Prickly heat is common in warm climates and is caused by trapped sweat. It appears as an itchy rash of tiny blisters or large reddened areas of the skin. Do not offer treatments until the irritation goes completely. If the condition is severe, refer the client to their GP or pharmacist.


This is recognisable by the reddening of skin and soon becomes a cluster of blisters or pustules. It is highly contagious, and treatment would cause cross infection. The therapist should recommend that the client goes to see their GP for medication. The treatment can be carried out once the condition has cleared completely.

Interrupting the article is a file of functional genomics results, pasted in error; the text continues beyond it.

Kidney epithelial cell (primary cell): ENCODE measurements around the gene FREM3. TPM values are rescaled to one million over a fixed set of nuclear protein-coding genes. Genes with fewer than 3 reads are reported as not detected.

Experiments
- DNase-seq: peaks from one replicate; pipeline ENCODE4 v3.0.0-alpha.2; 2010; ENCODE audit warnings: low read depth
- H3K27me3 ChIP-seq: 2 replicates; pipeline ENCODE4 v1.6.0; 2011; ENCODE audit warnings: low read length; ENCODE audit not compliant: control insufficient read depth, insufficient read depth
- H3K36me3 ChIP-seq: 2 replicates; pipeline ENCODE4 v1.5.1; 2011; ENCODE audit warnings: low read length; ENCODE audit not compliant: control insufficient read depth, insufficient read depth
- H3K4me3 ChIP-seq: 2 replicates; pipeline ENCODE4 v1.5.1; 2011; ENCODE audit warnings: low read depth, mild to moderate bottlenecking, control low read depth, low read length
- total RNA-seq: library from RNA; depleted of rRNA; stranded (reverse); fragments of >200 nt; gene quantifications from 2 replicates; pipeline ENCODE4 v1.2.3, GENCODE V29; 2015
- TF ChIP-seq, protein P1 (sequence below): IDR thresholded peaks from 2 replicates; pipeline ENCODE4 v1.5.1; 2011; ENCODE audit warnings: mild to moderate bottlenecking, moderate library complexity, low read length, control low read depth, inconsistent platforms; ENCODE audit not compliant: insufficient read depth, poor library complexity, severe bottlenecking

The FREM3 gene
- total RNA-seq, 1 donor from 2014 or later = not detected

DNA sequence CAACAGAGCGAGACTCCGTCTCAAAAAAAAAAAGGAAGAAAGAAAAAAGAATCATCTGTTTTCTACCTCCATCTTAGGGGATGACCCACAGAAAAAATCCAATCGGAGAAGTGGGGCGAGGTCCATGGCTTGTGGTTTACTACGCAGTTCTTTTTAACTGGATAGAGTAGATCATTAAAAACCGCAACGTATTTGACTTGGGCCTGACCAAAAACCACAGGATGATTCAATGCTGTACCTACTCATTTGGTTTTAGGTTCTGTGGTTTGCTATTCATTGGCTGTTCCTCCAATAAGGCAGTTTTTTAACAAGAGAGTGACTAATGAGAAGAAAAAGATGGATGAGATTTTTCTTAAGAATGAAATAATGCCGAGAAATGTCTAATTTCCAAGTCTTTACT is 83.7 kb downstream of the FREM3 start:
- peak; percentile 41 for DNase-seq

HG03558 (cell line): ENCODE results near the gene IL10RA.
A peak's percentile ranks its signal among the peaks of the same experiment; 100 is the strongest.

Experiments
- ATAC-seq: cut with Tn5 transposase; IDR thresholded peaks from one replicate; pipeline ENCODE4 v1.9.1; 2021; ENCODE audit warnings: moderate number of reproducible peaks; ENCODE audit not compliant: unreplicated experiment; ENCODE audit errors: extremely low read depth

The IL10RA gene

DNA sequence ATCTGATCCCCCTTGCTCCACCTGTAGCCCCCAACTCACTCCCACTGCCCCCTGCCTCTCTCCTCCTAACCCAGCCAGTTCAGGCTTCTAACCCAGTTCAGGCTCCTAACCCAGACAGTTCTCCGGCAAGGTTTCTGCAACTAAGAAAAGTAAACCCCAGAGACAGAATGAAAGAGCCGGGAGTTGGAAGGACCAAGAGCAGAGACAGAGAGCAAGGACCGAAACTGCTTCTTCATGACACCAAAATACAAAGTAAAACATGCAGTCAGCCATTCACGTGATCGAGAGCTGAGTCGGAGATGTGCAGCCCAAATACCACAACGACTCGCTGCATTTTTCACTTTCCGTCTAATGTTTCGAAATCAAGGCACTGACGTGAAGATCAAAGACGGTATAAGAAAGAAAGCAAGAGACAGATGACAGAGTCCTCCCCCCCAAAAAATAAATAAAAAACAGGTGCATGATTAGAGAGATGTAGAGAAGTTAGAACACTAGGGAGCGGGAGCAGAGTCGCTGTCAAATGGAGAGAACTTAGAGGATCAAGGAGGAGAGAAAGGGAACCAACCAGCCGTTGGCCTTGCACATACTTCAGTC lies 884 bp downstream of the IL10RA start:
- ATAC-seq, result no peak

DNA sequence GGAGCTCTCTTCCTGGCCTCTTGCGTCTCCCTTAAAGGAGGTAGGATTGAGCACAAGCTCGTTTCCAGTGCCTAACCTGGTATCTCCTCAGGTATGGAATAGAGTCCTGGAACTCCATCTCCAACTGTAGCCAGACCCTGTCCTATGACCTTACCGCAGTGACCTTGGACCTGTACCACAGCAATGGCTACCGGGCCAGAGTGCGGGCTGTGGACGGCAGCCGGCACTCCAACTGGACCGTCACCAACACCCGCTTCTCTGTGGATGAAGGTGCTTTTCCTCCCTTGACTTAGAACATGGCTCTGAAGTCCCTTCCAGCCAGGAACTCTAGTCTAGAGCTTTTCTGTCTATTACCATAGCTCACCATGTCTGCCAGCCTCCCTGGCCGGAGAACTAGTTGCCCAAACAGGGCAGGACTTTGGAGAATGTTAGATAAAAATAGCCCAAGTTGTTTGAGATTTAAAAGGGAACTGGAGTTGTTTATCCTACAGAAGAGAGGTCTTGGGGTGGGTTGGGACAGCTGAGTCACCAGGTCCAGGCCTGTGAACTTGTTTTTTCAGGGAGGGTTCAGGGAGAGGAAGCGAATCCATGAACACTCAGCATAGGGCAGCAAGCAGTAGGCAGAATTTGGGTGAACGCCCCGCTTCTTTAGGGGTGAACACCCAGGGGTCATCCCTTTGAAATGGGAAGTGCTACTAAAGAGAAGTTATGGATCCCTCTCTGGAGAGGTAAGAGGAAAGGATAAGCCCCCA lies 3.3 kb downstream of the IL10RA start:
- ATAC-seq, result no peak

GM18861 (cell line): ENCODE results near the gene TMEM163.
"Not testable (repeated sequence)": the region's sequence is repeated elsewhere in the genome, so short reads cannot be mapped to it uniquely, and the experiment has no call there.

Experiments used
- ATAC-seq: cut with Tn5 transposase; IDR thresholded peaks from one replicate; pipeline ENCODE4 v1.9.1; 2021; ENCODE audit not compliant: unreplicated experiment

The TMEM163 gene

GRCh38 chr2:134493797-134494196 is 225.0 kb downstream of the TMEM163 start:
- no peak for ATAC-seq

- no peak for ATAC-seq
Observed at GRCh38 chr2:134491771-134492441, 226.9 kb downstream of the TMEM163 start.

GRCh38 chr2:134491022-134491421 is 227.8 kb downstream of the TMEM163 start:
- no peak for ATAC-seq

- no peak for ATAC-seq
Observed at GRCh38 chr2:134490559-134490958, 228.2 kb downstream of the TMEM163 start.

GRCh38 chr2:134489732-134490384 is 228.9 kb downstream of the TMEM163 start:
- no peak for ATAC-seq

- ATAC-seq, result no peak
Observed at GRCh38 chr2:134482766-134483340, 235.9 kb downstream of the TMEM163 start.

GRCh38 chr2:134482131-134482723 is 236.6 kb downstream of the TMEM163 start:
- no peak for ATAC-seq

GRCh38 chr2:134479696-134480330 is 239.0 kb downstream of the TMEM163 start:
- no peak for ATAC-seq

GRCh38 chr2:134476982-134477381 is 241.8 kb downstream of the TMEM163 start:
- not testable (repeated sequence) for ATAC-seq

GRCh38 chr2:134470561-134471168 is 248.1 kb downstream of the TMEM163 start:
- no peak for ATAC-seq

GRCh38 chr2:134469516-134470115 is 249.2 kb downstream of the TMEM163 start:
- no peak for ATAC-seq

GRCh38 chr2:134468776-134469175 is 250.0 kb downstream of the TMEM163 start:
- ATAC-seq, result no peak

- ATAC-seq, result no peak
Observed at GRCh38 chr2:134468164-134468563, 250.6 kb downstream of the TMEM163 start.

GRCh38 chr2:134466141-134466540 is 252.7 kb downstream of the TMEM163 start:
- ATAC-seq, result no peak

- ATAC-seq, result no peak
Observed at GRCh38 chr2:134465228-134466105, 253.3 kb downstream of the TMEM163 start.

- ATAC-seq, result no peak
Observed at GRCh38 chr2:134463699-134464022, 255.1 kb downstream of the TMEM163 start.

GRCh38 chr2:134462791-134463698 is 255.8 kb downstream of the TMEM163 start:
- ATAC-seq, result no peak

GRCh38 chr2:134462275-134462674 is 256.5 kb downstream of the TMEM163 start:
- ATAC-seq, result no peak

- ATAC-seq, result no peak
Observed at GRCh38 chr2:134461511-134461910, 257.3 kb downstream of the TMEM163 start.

This is the inflammation of the eyelid, often the upper eyelid. This is caused by an infection in the hair follicle. There is swelling and redness, and pain is felt in the eyelid. Scratching or rubbing the infected area could cause the infection to spread. You should recommend that the client goes to the doctors for medication. Treatment can then be carried out once the condition has been treated and cleared completely.


A boil is a painful, red bump on the skin usually caused by an infected hair follicle. As white blood cells fight the infection, pus forms inside and the boil grows larger. Eventually it will rupture, and the pus will drain away. Boils usually occur on the neck, face, thighs, armpits, and buttocks. You should recommend that the client goes to see their GP for medication. The treatment can be carried out once the condition has cleared completely.